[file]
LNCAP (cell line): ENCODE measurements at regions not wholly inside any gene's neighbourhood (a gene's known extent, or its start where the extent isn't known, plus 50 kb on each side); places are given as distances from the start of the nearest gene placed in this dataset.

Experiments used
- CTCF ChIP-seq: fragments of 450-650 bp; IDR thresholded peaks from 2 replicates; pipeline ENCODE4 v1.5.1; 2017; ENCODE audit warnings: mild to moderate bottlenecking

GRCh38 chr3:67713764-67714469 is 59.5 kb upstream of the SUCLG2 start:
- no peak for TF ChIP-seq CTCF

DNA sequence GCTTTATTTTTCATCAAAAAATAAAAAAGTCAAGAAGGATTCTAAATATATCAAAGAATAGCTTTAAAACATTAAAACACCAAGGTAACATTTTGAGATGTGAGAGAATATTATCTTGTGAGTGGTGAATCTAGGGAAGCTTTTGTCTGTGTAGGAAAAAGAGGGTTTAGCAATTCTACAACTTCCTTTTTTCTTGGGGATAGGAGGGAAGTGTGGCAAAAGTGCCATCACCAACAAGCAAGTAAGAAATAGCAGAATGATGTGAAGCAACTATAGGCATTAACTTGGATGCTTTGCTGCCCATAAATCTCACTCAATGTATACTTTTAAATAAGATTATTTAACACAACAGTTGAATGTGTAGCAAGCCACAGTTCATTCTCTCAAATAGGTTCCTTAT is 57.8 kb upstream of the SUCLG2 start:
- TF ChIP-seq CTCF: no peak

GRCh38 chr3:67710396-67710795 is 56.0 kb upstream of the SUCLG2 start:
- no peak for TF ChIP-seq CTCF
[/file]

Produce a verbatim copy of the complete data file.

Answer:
LNCAP (cell line): ENCODE measurements at regions not wholly inside any gene's neighbourhood (a gene's known extent, or its start where the extent isn't known, plus 50 kb on each side); places are given as distances from the start of the nearest gene placed in this dataset.

Experiments used
- CTCF ChIP-seq: fragments of 450-650 bp; IDR thresholded peaks from 2 replicates; pipeline ENCODE4 v1.5.1; 2017; ENCODE audit warnings: mild to moderate bottlenecking

GRCh38 chr3:67713764-67714469 is 59.5 kb upstream of the SUCLG2 start:
- no peak for TF ChIP-seq CTCF

DNA sequence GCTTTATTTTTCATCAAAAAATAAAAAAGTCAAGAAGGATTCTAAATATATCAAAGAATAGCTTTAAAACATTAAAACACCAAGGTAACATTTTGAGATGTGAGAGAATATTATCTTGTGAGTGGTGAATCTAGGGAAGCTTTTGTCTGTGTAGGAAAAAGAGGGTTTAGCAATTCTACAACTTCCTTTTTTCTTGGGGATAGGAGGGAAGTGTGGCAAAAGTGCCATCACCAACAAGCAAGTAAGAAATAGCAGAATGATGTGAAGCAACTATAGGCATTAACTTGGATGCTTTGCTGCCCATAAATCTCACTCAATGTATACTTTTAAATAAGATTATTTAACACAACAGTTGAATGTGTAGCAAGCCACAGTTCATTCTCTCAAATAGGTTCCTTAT is 57.8 kb upstream of the SUCLG2 start:
- TF ChIP-seq CTCF: no peak

GRCh38 chr3:67710396-67710795 is 56.0 kb upstream of the SUCLG2 start:
- no peak for TF ChIP-seq CTCF